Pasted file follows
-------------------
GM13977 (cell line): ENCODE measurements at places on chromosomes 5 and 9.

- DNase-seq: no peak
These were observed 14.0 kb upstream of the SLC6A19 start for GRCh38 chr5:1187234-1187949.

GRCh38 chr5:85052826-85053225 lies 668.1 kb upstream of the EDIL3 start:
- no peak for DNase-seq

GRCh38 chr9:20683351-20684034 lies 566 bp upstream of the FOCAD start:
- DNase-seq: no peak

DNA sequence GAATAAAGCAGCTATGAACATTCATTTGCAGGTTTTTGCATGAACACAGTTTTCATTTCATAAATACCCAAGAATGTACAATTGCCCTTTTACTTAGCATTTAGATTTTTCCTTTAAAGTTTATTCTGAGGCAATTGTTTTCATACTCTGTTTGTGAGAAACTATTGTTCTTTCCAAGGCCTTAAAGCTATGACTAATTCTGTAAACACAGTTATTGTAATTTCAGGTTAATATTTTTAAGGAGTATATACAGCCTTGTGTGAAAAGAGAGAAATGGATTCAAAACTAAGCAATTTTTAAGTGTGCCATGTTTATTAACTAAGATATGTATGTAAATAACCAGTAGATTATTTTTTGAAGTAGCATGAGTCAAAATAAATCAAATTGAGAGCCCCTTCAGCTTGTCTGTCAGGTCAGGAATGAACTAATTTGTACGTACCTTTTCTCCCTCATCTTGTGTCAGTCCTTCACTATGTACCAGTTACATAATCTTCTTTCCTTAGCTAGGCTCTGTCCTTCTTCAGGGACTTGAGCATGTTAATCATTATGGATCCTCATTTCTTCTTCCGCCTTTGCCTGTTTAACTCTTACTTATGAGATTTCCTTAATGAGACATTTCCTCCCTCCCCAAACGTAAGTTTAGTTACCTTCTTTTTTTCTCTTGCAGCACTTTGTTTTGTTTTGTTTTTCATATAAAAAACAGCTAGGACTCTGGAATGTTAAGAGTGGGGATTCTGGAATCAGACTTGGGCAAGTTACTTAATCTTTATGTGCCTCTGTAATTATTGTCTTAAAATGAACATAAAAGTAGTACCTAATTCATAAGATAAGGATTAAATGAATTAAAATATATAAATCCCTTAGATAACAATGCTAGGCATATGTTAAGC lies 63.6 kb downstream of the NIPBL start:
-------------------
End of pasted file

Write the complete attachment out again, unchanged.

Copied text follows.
GM13977 (cell line): ENCODE measurements at places on chromosomes 5 and 9.

- DNase-seq: no peak
These were observed 14.0 kb upstream of the SLC6A19 start for GRCh38 chr5:1187234-1187949.

GRCh38 chr5:85052826-85053225 lies 668.1 kb upstream of the EDIL3 start:
- no peak for DNase-seq

GRCh38 chr9:20683351-20684034 lies 566 bp upstream of the FOCAD start:
- DNase-seq: no peak

DNA sequence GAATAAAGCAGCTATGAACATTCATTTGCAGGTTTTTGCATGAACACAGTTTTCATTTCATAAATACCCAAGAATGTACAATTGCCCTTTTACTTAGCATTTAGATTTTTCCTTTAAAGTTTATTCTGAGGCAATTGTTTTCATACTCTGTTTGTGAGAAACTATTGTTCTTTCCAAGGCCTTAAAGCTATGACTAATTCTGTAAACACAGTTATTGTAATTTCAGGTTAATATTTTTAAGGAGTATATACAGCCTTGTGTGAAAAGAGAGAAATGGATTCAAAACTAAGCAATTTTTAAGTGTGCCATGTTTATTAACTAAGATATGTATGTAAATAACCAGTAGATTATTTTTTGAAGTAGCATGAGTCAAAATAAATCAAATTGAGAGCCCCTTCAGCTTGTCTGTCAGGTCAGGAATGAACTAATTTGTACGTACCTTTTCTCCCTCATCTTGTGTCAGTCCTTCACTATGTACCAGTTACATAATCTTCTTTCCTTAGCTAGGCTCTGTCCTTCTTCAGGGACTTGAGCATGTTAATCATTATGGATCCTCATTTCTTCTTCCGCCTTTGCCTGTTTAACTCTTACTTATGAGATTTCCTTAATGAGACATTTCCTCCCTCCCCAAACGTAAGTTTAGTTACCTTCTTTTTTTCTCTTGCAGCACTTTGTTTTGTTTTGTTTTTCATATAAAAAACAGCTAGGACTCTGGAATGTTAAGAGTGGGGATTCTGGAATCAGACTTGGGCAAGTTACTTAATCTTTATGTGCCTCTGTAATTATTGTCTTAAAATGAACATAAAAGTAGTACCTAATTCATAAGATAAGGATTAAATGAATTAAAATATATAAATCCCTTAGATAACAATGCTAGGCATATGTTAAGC lies 63.6 kb downstream of the NIPBL start: